Marketplace issues: not so much eroding trust as completely undermining it

Well, it seems news over the correction in one aspect of the ongoing SL Marketplace listing enhancements debacle (itself merely one part of the overall Marketplace debacle) was premature.

No sooner had the Commerce Team announced they were refunding people for the mess-up over payments, that automatic debiting for enhancements resumed, with the same level of confusion as to what is actually going on, and people unable to determine exactly what they have or have not been charged for. How this came to pass is unclear, although I do tend to agree with Darrius Gothly’s assessment of the situation, vis:

When your staff went through and refunded everyone, you should have AT THAT TIME tested to be sure your code modifications would not immediately undo everything just done. But did you? Nope. As a result it went through and lickety-split re-billed everyone .. not only for what they’d just been refunded but additional charges too. Pardon me but .. WTH?!? By dint of your lack of attention you have just completely undone everything your staff did .. by hand .. at great expense to your employer. You have WASTED a very large amount of money. Wasted because you could not or did not want to bother testing your changes. 

It is perhaps bad enough that people have seen refunds enter their accounts only to evaporate once more. But it would also appear that people are again getting charged for enhancements they cannot cancel due to WEB-2974 (an issue now some two years old, and resolution of which was “on hold” as of July 2012).

This state of play is, frankly, ridiculous. While mistakes can and do happen, what has been going on within the Marketplace and on the part of the Commerce Team long ago reached a point of farce. Even the simplest of tasks appears to be beyond their capabilities (or the capabilities of the software they manage). Remember the change to the sales notification e-mail address I mentioned as being rolled-out on September 26th as a part of my last general SLMP update? Guess what was rolled back just 48 hours later, only to be rolled-out once more on October 4th?

One has to question a) the level of competence within those responsible for managing and coding SLMP; and b) the overall condition of the Marketplace code itself, as it seems utterly incomprehensible that even the most basic issues within the system appear to be beyond LL’s grasp to fix.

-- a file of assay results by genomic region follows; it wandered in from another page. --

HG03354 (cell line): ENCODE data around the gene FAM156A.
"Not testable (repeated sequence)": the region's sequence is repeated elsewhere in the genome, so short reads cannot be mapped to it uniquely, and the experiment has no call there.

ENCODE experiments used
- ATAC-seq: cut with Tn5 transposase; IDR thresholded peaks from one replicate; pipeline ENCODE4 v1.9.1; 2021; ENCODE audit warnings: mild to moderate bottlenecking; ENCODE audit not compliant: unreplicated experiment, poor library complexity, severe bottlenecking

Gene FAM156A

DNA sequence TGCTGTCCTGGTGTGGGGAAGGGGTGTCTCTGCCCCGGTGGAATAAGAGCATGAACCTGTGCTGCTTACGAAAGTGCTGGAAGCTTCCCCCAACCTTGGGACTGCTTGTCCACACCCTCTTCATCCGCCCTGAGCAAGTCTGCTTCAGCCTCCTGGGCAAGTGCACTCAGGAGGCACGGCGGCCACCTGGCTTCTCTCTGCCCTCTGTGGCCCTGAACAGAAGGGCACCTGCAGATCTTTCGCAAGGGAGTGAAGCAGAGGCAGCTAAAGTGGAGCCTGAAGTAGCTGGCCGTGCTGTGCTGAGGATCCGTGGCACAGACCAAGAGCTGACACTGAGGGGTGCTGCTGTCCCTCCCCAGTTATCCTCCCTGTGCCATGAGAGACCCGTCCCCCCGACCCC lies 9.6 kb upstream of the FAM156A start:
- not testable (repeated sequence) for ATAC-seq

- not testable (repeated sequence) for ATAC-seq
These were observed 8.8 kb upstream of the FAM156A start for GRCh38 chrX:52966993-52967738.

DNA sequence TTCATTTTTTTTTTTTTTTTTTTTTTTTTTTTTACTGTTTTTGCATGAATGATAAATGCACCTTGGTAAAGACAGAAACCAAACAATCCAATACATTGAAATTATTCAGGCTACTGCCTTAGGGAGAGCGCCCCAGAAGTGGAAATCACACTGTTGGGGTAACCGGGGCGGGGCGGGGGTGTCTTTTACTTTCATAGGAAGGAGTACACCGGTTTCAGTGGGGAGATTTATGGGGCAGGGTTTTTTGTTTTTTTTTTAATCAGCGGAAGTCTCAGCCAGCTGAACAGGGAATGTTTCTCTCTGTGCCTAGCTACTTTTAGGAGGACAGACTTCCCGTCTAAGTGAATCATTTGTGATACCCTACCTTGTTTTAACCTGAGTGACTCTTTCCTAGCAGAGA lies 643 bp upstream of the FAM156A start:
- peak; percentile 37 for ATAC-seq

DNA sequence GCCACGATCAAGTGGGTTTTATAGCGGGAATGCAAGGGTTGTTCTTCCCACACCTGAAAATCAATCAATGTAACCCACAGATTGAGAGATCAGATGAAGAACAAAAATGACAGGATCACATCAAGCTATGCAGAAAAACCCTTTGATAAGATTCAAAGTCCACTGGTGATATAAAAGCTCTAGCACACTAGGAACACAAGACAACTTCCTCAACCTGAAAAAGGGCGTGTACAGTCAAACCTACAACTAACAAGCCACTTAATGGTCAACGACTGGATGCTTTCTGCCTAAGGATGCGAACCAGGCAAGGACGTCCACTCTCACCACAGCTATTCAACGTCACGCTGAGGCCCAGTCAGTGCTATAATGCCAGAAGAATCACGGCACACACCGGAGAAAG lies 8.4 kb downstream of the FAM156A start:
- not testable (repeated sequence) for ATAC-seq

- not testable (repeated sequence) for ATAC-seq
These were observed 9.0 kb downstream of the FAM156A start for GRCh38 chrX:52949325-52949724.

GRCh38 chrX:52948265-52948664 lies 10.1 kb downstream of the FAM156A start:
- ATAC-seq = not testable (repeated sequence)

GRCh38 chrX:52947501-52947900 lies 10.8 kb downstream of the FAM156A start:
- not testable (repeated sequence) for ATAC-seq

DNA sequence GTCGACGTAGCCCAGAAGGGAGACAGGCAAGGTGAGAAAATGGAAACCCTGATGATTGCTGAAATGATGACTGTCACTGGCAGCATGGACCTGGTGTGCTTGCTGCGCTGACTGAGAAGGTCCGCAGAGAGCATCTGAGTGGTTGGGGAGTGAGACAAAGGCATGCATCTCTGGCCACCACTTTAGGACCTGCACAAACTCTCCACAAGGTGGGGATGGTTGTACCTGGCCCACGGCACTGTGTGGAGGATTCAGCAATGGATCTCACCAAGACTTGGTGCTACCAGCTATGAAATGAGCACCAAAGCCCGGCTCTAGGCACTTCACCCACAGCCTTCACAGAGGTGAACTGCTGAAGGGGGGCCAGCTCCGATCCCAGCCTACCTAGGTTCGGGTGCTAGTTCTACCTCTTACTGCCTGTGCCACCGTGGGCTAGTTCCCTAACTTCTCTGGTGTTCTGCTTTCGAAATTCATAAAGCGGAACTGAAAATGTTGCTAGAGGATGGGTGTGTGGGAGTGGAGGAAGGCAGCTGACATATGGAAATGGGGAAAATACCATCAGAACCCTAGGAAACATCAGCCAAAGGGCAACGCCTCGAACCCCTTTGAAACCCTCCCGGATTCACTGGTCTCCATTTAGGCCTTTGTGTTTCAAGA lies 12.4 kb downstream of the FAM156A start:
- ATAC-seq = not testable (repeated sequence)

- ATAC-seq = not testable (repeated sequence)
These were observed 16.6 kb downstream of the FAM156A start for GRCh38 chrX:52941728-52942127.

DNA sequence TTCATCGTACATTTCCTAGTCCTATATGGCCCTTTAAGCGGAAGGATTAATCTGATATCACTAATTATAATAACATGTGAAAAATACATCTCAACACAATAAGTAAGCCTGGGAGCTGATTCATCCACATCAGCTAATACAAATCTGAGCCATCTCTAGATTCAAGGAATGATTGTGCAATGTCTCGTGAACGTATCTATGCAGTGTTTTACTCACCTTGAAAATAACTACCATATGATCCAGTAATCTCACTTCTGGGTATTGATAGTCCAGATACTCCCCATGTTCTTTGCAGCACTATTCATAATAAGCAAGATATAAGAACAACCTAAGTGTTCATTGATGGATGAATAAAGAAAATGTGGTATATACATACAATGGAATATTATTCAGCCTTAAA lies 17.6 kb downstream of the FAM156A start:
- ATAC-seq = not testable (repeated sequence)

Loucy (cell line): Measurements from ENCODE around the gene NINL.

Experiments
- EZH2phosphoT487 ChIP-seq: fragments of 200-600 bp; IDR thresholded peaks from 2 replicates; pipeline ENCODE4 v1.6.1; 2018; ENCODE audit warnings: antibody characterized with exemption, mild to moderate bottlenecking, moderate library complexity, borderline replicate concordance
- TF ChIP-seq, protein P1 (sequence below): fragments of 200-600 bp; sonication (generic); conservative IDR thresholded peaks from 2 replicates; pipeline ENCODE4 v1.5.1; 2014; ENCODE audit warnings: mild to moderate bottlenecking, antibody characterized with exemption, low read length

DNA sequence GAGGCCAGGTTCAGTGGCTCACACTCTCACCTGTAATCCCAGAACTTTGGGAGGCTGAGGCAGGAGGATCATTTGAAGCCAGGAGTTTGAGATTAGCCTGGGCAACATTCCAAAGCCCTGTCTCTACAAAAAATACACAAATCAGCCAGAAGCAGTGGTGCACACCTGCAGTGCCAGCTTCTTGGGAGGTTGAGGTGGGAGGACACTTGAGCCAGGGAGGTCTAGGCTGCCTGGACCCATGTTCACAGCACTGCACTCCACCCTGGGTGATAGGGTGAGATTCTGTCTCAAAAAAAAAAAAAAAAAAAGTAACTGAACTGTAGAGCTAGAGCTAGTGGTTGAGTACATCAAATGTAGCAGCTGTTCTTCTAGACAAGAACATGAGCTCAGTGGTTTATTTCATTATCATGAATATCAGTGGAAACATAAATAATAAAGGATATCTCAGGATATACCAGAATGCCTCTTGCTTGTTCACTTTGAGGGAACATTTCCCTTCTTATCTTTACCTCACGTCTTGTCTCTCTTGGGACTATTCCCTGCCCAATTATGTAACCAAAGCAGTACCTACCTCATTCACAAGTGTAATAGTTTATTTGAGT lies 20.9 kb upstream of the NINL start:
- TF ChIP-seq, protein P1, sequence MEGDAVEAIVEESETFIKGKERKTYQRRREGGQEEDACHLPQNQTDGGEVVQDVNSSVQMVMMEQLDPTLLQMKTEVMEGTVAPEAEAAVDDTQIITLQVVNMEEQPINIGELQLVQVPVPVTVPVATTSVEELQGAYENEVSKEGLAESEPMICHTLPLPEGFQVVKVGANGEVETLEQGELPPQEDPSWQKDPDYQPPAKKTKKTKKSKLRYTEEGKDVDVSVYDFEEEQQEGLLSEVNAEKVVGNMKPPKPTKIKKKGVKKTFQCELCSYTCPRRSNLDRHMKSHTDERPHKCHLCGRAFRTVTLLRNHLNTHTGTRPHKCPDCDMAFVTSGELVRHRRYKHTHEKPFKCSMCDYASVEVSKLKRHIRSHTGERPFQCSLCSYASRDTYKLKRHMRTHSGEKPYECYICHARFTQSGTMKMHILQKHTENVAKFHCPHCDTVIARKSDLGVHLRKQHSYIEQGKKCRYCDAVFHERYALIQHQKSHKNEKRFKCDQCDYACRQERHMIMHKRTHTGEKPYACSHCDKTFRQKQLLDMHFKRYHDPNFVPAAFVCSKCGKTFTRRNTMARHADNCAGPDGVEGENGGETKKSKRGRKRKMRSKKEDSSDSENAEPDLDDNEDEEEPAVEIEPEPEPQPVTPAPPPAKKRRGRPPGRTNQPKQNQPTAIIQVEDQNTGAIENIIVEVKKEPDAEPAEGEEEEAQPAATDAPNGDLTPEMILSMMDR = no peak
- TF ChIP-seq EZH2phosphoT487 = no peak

In his comment on the matter of listing enhancements, Darrius concludes:

Communication from your team to us is a major issue. I’ve no doubt why this is the case. Most people have a very difficult time going to others with the need to say “We’re sorry, we screwed up.” With the number of times you must begin a blog post in that manner, it’s no wonder you don’t post very much at all. So here’s an idea … stop being lazy, stop short-cutting things and rushing changes into production, stop screwing up .. and STOP having to begin every post with an apology.

While I agree with his point of view, I’d go a step further.

It doesn’t matter as to whether or not these issues are only affecting a “small number” of merchants (as the Commerce Team have repeatedly stated); it also doesn’t matter as to whether LL regard L$ as “real money” or “tokens”.

What matters is that the company actively encourages people to get involved in their platform’s commerce engine, and to invest time and money in it – and they promote the Marketplace as a major means for people to do so. People have taken LL at their word, and for many of those affected by all the Marketplace screw-ups over the years, it very much is the case that real money is involved, and real stress and real upset.

As such, it is time for someone within Linden Lab to recognise this, take responsibility and step forward with a sincere apology for the manner in which the entire litany of mistakes, errors and mishaps going back as far as at least 2010 has been handled. They then need to go on to ensure issues are managed in such a way that people are kept properly informed on progress, and that issues are not exacerbated by what appears to be either flaws in internal processes – or carelessness.

Simply saying people are busy “crunching numbers” doesn’t really cut it any more.

As it is, a decent projection as to when LL will “have a fix” for Marketplace problems, would appear to be, “Around the 12th of Never”.

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7 thoughts on “Marketplace issues: not so much eroding trust as completely undermining it

  1. The idea that $L are “game tokens” is a legal fiction. I understand why LL has to take that position — if they did not, they could be accused of creating their own currency, which is illegal in the Real World. But LL must not make the mistake of believing their own legal mumbo-jumbo. In a real, everyday sense, $L IS a working micro-currency. People make a living out of accumulating these so-called “tokens”. They respond to manipulations, mistakes, and thefts in exactly the same way they would respond to their bank overcharging their account or losing money from it.